Canada Argentina Free Trade Agreement

When Mauricio Macri was elected president in 2015, there was a glimmer of hope for Mercosur to finally open up. Macri has been at the forefront of reviving external negotiations, which were concluded with an agreement between Mercosur and the European Union after more than 20 years of stalled negotiations. This hope grew with the strong attitude of the Brazilian Minister of Finance, Paulo Guedes, under President Bolsonaro. However, Argentina`s decision, led by President Fernandez, to withdraw from negotiations with Mercosur – even if it returned later – raised a question mark over how Mercosur will continue to operate. Recent political instability in Brazil has further dampened expectations. Argentina has a trade surplus with Canada, but bilateral trade is concentrated on a limited number of products. In 2017, Argentina`s exports to the Canadian market totaled $1.3 billion, mainly from mineral resources (85% of total exports), food and industry. In November 2004, at a meeting between the Brazilian President and the Prime Minister of Canada, a joint statement was made to “negotiate” a commitment to promote Mercosur`s trade relationship with Canada through “negotiations to improve market access in goods, services and investments as part of the creation of a future free trade area for the United States (CCF). In February 2005, MERCOSUR and Canada held preliminary discussions at the first meeting of the Canada-MERCSOUR Trade and Investment Dialogue. Canada is currently conducting exploratory discussions on bilateral or multilateral free trade agreements with the following countries and trading blocs, although formal negotiations have not yet begun:[7] Canada is currently negotiating a free trade agreement with Mercosur, a trade bloc and a customs union between Argentina, Brazil, Paraguay and Uruguay.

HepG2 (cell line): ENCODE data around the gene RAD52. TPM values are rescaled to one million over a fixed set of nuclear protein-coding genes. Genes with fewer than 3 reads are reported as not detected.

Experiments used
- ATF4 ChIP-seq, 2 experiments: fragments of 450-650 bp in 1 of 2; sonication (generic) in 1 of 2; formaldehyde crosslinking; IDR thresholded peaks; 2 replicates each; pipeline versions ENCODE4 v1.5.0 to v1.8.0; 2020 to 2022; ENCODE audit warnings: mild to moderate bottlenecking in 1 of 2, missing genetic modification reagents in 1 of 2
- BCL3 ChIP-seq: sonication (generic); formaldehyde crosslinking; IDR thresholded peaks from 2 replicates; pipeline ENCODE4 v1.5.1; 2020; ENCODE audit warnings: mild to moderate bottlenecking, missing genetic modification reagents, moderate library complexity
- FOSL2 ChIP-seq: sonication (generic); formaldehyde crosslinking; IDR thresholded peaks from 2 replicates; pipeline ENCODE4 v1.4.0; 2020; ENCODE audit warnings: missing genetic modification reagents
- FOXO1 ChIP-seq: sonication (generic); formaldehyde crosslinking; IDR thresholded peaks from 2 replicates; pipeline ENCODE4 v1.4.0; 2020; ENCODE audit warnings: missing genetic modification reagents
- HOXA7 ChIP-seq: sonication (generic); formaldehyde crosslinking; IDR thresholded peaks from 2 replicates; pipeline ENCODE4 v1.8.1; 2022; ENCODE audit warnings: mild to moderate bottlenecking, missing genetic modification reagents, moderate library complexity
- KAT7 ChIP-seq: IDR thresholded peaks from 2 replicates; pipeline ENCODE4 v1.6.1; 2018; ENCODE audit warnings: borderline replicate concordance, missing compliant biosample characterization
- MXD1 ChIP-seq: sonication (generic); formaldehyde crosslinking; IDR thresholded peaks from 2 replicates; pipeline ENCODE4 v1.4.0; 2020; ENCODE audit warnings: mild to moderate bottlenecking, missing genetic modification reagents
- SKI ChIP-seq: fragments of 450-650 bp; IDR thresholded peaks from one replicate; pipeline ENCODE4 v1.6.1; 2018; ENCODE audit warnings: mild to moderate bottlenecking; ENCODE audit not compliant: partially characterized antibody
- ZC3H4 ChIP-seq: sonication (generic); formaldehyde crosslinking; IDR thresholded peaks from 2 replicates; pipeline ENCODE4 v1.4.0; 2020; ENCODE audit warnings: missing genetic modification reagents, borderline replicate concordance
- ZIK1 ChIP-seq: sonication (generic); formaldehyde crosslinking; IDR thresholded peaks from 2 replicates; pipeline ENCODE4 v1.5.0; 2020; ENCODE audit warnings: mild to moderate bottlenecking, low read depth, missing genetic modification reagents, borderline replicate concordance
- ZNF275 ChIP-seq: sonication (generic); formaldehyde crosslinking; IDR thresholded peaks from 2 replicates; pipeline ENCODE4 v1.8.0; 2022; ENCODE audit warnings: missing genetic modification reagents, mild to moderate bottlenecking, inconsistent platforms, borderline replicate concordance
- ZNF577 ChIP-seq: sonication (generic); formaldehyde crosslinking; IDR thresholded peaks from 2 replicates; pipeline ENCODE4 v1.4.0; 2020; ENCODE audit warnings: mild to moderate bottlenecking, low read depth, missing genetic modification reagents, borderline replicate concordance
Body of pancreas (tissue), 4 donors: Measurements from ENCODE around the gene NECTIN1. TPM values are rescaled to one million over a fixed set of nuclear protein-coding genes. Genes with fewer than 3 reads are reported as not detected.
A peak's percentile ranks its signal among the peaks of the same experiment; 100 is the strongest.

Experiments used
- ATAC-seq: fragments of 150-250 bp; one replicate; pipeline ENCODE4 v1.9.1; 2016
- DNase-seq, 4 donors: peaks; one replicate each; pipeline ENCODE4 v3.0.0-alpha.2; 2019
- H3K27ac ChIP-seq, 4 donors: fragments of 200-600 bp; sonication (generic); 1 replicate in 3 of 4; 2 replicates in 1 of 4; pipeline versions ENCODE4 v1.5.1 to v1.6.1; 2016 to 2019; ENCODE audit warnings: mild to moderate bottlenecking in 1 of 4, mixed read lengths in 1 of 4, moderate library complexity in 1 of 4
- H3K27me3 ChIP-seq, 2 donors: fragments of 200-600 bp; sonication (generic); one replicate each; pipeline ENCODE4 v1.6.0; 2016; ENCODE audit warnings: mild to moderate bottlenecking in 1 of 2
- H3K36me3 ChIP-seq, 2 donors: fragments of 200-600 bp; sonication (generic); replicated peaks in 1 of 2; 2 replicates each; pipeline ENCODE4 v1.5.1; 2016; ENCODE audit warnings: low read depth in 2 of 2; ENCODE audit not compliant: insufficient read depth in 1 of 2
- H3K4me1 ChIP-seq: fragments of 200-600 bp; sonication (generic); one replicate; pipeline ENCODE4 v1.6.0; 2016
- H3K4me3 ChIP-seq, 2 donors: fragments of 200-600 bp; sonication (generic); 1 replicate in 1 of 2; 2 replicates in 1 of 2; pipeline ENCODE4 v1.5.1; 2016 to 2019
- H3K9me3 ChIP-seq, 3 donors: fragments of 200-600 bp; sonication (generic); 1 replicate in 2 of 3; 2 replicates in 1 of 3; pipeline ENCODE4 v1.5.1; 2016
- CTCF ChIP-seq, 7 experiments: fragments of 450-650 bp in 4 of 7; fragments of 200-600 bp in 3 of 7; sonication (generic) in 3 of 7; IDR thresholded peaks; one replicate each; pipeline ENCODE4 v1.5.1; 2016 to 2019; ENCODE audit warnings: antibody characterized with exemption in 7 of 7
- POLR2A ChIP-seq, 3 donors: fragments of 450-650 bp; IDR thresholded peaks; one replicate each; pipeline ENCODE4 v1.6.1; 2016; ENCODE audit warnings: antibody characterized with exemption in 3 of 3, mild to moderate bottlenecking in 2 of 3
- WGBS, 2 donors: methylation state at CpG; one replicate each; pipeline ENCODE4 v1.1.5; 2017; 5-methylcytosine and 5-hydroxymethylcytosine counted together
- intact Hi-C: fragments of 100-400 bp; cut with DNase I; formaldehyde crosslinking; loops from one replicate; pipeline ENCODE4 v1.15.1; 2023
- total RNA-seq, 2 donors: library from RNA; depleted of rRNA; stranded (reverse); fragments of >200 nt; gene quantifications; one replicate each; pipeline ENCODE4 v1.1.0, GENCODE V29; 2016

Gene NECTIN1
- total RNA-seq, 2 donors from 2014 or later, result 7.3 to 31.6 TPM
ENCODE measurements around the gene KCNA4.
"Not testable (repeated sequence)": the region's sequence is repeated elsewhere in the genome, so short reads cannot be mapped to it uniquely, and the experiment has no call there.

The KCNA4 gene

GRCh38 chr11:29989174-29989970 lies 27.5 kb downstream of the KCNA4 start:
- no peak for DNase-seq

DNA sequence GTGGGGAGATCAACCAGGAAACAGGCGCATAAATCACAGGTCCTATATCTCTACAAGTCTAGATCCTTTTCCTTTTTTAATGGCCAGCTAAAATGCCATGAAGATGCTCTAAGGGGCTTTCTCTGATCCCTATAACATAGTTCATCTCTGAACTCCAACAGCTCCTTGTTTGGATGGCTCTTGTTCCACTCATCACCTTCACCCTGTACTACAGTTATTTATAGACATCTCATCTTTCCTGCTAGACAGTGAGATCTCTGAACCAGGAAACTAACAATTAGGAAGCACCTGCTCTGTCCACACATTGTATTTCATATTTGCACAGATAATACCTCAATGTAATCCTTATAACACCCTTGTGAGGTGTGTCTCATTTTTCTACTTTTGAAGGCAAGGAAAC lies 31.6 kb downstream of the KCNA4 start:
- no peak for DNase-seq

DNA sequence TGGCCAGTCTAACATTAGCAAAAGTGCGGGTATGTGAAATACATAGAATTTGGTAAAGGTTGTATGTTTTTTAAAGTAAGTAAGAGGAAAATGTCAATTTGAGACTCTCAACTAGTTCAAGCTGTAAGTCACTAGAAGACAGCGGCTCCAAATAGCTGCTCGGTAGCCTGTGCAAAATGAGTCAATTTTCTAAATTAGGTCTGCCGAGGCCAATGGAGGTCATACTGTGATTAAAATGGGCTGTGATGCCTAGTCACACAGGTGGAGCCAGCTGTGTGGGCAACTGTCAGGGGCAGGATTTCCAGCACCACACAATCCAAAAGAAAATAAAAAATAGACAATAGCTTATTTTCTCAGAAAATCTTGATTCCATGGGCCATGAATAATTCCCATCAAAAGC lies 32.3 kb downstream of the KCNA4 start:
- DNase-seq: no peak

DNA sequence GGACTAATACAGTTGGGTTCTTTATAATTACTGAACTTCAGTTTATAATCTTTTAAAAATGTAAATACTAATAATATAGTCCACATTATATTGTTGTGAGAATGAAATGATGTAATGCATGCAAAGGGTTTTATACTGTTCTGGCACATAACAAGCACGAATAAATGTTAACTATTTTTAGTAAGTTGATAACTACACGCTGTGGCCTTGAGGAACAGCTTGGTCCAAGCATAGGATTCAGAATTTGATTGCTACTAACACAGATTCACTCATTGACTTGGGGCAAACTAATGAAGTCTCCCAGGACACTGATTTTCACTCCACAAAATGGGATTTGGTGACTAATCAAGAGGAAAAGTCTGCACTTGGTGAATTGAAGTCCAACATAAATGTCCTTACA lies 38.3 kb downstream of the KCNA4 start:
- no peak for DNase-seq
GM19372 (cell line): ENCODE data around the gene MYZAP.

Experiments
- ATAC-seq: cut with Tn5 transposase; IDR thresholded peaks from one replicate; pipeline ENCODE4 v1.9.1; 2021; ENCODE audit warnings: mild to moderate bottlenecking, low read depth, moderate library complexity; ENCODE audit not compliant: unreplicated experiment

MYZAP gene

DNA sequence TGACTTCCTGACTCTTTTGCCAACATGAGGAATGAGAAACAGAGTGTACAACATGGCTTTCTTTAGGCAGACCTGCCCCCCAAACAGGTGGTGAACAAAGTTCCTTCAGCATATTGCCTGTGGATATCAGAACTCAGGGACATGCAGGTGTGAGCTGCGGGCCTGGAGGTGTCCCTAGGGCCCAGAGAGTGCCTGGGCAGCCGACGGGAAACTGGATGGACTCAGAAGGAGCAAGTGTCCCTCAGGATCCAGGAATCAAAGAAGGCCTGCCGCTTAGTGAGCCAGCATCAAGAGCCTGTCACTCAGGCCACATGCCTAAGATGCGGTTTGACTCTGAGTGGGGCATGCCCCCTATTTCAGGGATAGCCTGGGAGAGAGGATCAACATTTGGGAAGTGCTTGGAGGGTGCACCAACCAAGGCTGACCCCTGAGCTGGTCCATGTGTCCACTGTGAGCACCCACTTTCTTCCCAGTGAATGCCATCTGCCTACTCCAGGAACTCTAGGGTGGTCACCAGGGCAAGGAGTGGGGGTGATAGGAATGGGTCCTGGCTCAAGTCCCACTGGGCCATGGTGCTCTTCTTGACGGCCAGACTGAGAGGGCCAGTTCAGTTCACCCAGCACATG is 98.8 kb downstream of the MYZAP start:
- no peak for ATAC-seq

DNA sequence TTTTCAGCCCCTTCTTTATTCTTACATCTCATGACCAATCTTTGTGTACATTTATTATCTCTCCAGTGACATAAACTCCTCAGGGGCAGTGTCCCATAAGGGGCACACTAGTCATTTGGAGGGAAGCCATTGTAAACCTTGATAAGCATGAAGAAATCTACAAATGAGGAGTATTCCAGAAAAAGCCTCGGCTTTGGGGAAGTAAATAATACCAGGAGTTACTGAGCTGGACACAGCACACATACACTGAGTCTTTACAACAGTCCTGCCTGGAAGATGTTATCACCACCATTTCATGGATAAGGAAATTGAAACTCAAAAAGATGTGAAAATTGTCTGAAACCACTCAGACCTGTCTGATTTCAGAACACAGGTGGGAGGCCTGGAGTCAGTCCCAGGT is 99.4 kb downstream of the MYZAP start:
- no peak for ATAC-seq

Mercosur as a bloc represents a GDP of more than $3 trillion and a population of 261 million in 2019. At the end of April, Argentina announced to its Mercosur partners, Brazil, Paraguay and Uruguay, that they would withdraw from trade negotiations already concluded with the European Union and the European Free Trade Association. This unilateral decision caused shockwaves on the part of Mercosur, as it implied a possible dissolution of the trading bloc. However, Argentina`s decision was later overturned and Mercosur`s partners are now considering how they can make progress despite each country`s competing priorities. Although Brazil, Uruguay and Paraguay are interested in new trade agreements with other countries such as Canada, South Korea and Singapore, the von Fernandez government has reversed Argentina`s liberal stance and does not support the idea of new trade agreements. Both of these situations would be a disaster for the Argentine economy. One of the cornerstones of industrial production that is still inefficient is the ability to sell to Brazil at zero tariffs, while competitors have to pay for THE ECTs. If Brazil signs many trade agreements, Argentine companies will be subject to stiff global competition in the Brazilian market, without having the advantage of accessing new markets opened by trade agreements for Brazilian companies.

Canada`s Emerging Leaders program offers students from Latin America and the Caribbean, including Argentina, short-term scholarships to study or research in Canada. These university agreements help promote research cooperation and student exchanges. Since 2009, nearly 250 Argentine students have participated in exchanges of studies or research at the university, at the bachelor and graduate level. In addition, the International Development Research Centre supports research in Argentina to promote growth and development. Argentinian researchers focus on issues such as the labour market, women`s and youth employment, issues related to Mercosur trade and integration, alternatives to the tobacco industry and the country`s efforts to help strengthen democracy and rebuild Haiti.